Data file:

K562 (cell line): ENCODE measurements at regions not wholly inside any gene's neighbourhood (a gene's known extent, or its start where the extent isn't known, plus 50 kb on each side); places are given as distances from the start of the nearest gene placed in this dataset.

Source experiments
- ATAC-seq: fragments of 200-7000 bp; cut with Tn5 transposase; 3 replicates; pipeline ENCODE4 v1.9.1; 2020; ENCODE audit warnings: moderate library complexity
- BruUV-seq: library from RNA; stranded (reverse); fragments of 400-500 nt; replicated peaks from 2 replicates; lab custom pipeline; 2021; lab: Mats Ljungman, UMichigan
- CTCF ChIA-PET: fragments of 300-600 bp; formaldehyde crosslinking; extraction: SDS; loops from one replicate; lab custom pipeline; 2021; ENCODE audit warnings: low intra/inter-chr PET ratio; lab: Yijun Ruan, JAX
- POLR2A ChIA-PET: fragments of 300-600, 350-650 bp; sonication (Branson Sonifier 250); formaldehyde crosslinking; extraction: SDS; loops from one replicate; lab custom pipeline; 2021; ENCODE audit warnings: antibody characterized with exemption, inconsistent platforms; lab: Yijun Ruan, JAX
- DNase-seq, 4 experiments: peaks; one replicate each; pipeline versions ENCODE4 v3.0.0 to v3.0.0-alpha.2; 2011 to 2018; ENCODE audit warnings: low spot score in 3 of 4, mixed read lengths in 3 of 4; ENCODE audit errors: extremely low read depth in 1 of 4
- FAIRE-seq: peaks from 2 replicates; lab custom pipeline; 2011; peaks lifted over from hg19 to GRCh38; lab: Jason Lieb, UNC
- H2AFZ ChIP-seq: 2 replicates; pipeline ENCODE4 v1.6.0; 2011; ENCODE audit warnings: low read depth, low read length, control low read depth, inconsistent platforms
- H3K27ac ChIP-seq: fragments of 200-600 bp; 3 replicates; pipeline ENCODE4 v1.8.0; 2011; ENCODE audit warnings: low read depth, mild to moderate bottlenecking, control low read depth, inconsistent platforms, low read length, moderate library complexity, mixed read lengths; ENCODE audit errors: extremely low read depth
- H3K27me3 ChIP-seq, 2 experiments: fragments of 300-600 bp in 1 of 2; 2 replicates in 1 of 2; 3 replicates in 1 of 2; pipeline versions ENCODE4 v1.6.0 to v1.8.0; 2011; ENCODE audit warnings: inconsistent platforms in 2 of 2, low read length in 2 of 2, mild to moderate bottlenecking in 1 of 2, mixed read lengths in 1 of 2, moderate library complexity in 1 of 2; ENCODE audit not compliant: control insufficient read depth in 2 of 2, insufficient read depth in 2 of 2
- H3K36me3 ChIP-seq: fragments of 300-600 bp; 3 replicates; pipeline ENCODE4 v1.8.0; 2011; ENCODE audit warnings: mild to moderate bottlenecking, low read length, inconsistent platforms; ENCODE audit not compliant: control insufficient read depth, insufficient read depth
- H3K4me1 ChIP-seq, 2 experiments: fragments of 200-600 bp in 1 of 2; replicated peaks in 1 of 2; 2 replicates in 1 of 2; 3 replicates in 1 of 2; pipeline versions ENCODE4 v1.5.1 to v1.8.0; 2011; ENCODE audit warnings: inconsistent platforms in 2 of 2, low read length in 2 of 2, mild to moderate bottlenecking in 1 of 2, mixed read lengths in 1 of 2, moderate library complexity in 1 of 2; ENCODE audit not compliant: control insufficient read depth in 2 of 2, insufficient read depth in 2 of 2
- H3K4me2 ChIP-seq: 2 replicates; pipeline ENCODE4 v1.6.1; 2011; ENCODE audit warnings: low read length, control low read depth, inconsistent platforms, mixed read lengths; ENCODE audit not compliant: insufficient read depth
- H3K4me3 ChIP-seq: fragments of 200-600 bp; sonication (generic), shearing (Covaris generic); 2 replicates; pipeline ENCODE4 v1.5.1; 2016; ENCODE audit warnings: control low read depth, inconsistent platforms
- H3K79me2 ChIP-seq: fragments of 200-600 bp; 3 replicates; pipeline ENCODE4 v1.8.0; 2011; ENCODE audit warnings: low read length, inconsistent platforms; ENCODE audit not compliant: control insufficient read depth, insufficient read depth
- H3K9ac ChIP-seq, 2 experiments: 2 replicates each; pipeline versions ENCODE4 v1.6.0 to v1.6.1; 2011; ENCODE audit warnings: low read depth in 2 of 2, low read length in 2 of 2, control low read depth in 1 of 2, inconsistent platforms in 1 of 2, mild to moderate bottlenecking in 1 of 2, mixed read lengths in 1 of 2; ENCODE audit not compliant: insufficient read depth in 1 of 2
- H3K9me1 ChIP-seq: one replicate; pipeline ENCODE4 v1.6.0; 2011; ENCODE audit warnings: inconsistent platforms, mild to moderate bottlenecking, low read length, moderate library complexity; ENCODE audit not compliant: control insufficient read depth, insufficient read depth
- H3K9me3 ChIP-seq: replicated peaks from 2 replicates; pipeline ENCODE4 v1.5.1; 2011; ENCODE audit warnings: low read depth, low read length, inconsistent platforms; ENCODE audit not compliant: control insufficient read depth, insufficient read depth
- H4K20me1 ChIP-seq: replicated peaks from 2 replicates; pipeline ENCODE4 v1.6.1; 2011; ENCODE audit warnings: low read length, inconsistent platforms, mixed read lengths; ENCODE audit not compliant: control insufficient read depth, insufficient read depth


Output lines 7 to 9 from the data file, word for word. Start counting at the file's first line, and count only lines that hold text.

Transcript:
- DNase-seq, 4 experiments: peaks; one replicate each; pipeline versions ENCODE4 v3.0.0 to v3.0.0-alpha.2; 2011 to 2018; ENCODE audit warnings: low spot score in 3 of 4, mixed read lengths in 3 of 4; ENCODE audit errors: extremely low read depth in 1 of 4
- FAIRE-seq: peaks from 2 replicates; lab custom pipeline; 2011; peaks lifted over from hg19 to GRCh38; lab: Jason Lieb, UNC
- H2AFZ ChIP-seq: 2 replicates; pipeline ENCODE4 v1.6.0; 2011; ENCODE audit warnings: low read depth, low read length, control low read depth, inconsistent platforms